I shouldn't be surprised by public servants who aren't serving the public interest. But I just hoped that a man's price would be higher. Chris "I will never be a lobbyist" Dodd is now chairman and CEO of the MPAA, earning $1.2 million per year and a key supporter of SOPA. Chris "I'm a devout supporter of freedom" Dodd has argued that we should use the Chinese as a model for how intellectual property can be guarded on the internet. Last I checked I thought Chinese IP theft was part of the problem?

Sunday, January 15, 2012

Writing to Congress

For a long time I rarely voted and I certainly never wrote to my Congressmen. I figured, what's the point? Each member of Congress serves so many people that my individual opinion surely won't matter. But a couple of years ago I realized that's a really stupid opinion. Looking around the world today and back through history we are so lucky to live in a (reasonably) functional democracy. But if we take it for granted we will lose it. Perhaps not to communists and tyrants but to greedy corporations or war-mongering politicians. There are plenty of people who stand to gain a lot by encroaching on democracy. Now I see the only way to overcome their lobbyists and super-PACs is to be part of an engaged electorate. They may have the money but we're the ones who vote for our leaders and we're the ones who can vote them out. So in the meantime we need to remind our elected officials that they serve their constituents not their campaign donors.

[Shameless plug] I just wrote to my Congressmen to vote against SOPA, I encourage you to do the same.

Dangerous time to be an Iranian nuclear scientist

3 Iranian nuclear scientists have already been killed by car bombs and a fourth narrowly escaped assassination. The question is - who's killing them? The US or Israel? A nuclear Iran massively shifts the balance of power in the Middle East and makes it harder for us to accomplish whatever happens to be our interventionist goal du jour. That said if we don't police the world who will? China? As much skepticism as I have about the success of our past interventions I'd rather live in a world where we're bossing people around instead of China.

I found one of the best explanations of Iran and its goals in this podcast:

Liberals vs. Conservatives

The debate between the two groups seems to have been going on since... well since debates have existed. Article in HuffPo discusses some interesting research into the psychological basis for the divide. Its titled "Why Republicans Deny Science: The Quest for a Scientific Explanation." Of course if conservatives just deny the validity of this research it won't do them much good.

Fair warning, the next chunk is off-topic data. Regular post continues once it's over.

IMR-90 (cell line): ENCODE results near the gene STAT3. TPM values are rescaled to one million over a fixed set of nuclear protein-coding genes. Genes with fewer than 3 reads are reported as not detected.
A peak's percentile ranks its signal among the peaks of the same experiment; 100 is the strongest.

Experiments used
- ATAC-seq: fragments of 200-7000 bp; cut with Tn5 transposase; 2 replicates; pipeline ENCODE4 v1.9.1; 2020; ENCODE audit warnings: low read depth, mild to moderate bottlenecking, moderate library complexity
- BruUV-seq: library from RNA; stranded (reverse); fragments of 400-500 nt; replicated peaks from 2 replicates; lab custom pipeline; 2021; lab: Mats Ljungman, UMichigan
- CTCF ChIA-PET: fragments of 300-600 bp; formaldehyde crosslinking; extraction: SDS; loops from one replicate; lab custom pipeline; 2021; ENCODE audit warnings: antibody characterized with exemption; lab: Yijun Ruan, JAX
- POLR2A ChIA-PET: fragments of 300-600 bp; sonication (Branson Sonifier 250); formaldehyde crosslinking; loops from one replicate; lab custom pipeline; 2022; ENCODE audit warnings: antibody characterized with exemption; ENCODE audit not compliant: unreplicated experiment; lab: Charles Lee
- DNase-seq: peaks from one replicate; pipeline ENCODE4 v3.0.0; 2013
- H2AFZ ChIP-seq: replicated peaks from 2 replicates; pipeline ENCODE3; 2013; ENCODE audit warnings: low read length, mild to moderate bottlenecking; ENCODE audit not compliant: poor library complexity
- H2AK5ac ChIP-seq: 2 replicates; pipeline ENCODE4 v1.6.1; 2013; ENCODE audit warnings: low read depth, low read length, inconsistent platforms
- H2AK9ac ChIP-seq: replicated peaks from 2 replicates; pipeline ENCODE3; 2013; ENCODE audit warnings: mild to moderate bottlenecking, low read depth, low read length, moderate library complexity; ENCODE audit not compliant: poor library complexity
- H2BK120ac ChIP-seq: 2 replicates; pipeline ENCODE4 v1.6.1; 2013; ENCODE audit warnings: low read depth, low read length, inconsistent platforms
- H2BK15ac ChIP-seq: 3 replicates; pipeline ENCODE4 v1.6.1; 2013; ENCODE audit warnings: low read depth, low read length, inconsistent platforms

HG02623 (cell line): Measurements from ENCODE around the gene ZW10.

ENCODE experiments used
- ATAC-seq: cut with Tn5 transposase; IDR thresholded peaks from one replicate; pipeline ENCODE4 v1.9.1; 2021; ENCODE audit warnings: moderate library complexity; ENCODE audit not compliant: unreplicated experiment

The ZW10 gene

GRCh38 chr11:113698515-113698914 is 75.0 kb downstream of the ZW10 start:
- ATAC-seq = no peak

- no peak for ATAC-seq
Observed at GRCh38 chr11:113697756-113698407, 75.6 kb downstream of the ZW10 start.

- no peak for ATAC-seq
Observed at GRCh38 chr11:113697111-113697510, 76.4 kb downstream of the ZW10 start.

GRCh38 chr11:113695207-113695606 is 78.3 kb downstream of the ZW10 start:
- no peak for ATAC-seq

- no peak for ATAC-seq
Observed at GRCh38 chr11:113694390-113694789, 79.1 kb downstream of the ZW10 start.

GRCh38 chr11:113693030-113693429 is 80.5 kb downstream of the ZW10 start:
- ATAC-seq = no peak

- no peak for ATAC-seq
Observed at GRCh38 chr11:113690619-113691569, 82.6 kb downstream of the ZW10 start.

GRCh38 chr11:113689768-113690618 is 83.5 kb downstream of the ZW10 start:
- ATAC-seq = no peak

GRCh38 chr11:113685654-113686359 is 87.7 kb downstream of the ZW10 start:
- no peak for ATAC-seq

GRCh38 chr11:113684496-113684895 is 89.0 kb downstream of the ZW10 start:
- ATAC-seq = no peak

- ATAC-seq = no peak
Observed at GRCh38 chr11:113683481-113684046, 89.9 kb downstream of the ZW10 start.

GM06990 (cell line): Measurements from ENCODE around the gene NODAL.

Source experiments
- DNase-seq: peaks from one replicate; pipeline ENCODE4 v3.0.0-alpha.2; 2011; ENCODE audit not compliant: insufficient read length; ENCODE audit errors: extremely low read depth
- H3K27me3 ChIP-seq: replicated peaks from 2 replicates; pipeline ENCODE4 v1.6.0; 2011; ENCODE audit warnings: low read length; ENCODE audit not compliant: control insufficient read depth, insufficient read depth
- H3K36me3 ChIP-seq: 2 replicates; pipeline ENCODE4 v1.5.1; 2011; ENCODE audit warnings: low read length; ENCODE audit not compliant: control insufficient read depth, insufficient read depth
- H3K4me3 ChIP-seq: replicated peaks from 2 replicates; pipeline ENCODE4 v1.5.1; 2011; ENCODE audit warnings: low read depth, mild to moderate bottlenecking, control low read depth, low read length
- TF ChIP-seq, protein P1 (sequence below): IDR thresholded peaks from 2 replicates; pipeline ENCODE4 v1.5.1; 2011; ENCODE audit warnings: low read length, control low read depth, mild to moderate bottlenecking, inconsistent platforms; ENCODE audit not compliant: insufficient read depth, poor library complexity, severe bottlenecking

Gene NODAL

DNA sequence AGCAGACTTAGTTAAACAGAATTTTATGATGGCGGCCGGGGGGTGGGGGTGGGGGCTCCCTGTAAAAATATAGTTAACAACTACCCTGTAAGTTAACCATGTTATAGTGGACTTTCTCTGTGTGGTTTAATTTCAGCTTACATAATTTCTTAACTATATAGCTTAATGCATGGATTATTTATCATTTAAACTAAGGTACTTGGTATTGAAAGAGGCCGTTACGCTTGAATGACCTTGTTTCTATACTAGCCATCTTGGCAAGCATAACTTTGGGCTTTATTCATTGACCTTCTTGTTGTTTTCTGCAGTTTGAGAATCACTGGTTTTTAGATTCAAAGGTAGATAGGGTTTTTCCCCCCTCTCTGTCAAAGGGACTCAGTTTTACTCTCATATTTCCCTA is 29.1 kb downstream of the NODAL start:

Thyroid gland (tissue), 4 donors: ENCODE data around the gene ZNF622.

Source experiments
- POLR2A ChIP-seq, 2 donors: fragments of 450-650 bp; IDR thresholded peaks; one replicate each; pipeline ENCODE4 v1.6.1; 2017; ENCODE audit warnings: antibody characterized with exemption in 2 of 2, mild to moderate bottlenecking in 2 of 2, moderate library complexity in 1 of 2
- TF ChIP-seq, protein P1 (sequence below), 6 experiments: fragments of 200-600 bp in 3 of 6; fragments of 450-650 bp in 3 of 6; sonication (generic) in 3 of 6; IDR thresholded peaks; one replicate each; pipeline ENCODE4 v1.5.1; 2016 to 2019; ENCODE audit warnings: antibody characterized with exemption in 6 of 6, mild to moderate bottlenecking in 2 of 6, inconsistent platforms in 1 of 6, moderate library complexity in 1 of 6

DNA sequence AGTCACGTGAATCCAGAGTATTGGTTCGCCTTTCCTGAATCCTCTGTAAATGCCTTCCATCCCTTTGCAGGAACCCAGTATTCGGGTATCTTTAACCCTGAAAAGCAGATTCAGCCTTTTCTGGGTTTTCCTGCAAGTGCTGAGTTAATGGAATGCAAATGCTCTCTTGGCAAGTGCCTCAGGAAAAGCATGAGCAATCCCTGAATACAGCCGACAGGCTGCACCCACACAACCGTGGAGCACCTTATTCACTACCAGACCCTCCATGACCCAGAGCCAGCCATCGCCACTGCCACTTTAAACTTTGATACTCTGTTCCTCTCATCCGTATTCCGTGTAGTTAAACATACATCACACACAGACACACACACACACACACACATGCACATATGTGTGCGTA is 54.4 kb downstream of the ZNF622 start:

Friday, January 13, 2012

The value of teachers

Interesting op-ed in the NYT yesterday about how valuable a good fourth grade teacher is:

I find it interesting how teacher's unions argue that its parents have a far greater influence on students outcomes than teachers. They're essentially arguing that their profession isn't important? Who does that?

Thursday, January 12, 2012

How To Live

Just started reading this book, How to Live Or A Life of Montaigne. The concept of the book is interesting, it describes Montaigne's writings and philosophy using examples from his life. After the first two chapters, titled Don't worry about death and Pay attention, I'm very excited to read the rest - I just wanted to take a few moments to reflect on what I've read. Montaigne started writing to reflect on ancient philosophy but also everyday life around him. In the process learned a lot about himself and life in general. One line that really struck me "Learning to die was learning to let go; learning to live was learning to hang on." I figure people have been living for millennia, someone must have figured out how to do it right.

The remaining chapters are titled:

Be born
Read a lot, forgot most of what you read
Survive love and loss
Use little tricks
Question everything
Keep a private room behind the shop
Be convivial: live with others
Wake from the sleep of habit
Live temperately
Guard your humanity
Do something no one has done before
See the world
Do a good job, but not too good a job
Philosophize only by accident
Reflect on everything; regret nothing
Give up control
Be ordinary and imperfect
Let life be its own answer

Thursday, January 5, 2012

Party animal in a wheelchair

Fascinating stuff about Stephen Hawking that I didn't know before. Apparently his disease only affects "voluntary muscles." Dude's had 3 kids, well done Hawking.

Matt Taibbi

I can't decide whether this guy just wants attention or whether he actually believes the stuff he writes. At one point he described Goldman Sachs as "a great vampire squid wrapped around the face of humanity, relentlessly jamming its blood funnel into anything that smells like money." But in his blog this week he makes a good point, when Goldman tells you to buy, more often than not you should sell.

Wednesday, January 4, 2012


The Stop Online Piracy Act has a lot of people up in arms. This bill will allow courts to issue injunctions against companies whose websites could potentially be used to facilitate piracy (regardless of what anti-piracy measures they're taking.) That includes many companies like Google, Amazon, Facebook and Paypal. If the bill passes these companies will almost immediately be forced to shut down by court order. In fact the situation is so dire that these companies are planning to shut down their websites for a day:

And if anyone needs more reason to oppose this bill, the biggest supporters are the RIAA and the MPAA. I think that says it all.

Sunday, January 1, 2012

Happy New Year

Should old acquaintance be forgot,
and never brought to mind?
Should old acquaintance be forgot,
and auld lang syne?

For auld lang syne, my dear,
for auld lang syne,
we'll take a cup of kindness yet,
for auld lang syne.

~Robert Burns